6. It is well known that blood serum should be completely isolated from blood cells as soon as possible because ionic and osmotic exchanges take place, across cell walls, between serum and cells. Incomplete or delayed isolation of these blood components raise a potential problem of inaccurate analytical results.
The present invention provides a device which filters, isolates, and serves as a subsequent sample container for the supernatant fluid from a mixture of immiscible liquids or a slurry which has been stratified. The device is particularly useful as a means for processing blood serum specimens which are to be used in automatic clinical chemistry analyzers. In general, it comprises an outer (parent) blood tube, an inner telescoping plunger tube, a piston head having a downwardly extending inlet tube upon which is mounted a slidingly removable piston seal, and a tension loaded diaphragm valve on the upper end of said depending inlet tube.
An important feature of my invention is that the plunger assembly can be telescoped down into the packed cell mass in the parent blood tube -- after the serum has been isolated and filtered -- without first removing said plunger tube or decanting the serum, a feature which has several important advantages:
a. Telescoping the plunger tube into the blood tube results in an assembly of uniform height where the top of the plunger tube is almost flush with the top of the parent blood tube. This minimal and uniform height of the assembly allows an automatic sampler to aspirate directly from the plunger tube positioned in its parent blood tube.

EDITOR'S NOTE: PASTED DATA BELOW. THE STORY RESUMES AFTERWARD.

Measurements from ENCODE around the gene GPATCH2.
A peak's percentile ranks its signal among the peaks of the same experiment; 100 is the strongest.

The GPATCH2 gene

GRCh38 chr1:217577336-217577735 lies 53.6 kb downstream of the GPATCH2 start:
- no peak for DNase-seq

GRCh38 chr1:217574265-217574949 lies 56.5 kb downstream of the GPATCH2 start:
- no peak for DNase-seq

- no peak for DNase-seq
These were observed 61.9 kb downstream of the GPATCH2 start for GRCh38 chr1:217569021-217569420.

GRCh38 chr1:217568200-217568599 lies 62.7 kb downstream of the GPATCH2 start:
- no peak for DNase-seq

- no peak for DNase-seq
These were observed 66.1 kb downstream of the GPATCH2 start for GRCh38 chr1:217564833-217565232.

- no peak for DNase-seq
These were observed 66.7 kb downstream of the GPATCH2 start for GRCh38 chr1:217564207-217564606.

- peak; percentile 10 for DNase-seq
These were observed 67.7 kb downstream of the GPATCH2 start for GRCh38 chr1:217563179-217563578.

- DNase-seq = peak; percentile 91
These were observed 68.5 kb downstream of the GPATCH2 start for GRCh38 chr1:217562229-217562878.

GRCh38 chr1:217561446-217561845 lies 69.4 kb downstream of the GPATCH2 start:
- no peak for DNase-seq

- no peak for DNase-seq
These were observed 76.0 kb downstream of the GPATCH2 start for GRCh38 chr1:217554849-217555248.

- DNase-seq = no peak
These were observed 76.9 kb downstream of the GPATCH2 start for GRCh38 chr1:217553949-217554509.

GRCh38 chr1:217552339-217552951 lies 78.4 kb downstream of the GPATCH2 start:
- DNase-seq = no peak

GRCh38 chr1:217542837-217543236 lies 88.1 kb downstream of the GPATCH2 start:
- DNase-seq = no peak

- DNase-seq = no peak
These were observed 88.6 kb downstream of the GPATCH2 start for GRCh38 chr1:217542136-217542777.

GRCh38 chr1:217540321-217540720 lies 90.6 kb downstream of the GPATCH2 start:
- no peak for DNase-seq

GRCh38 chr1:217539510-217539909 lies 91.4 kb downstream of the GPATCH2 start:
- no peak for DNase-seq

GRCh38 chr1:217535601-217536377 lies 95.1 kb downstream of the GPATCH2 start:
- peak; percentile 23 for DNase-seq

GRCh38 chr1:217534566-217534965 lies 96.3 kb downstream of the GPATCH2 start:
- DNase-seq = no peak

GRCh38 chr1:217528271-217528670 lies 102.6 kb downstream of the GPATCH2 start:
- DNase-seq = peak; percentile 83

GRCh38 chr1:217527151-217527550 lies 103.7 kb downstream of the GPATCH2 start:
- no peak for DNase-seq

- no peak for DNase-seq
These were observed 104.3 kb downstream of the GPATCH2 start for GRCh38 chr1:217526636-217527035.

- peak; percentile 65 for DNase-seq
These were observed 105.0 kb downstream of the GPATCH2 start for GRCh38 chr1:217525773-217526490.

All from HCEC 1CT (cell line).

b. Decanting serum from the device is unnecessary, thus minimizing labor and possible contamination of the sample.
c. Sampling from the plunger tube disposed in its parent blood tube bearing the original identifying label avoids the labor of labeling an auxiliary vessel and minimizes identification errors.
d. Sampling from the plunger tube eliminates the cost of one or more auxiliary vessels.
e. Serum may be safely stored for reference in the telescoped assembly from which samples have been removed, thus avoiding the use of auxiliary sample vessels. This minimizes labor, possible contamination, and possible identification errors. It also eliminates the cost of auxiliary storage vessels.
f. Since decanting of serum or removal of the device from its parent tube is not required, possible contamination of personnel is minimized.
A second feature of the new device is that collected and filtered serum is isolated from packed blood cells by means of a mechanical barrier, thus preventing ionic or osmotic interchange even during long time storage.
A third feature of the new device is that, during use, the rubber piston ring is separated from the surface of the serum being collected by a column of trapped air. This feature precludes the wiping of cellular or other debris from the inner wall of the parent blood tube into the serum being collected. Contamination from this source could be of importance in certain analyses (e.g. enzymes).
A fourth feature of the device is that it may be used to advantage even in laboratories where analyses are performed manually.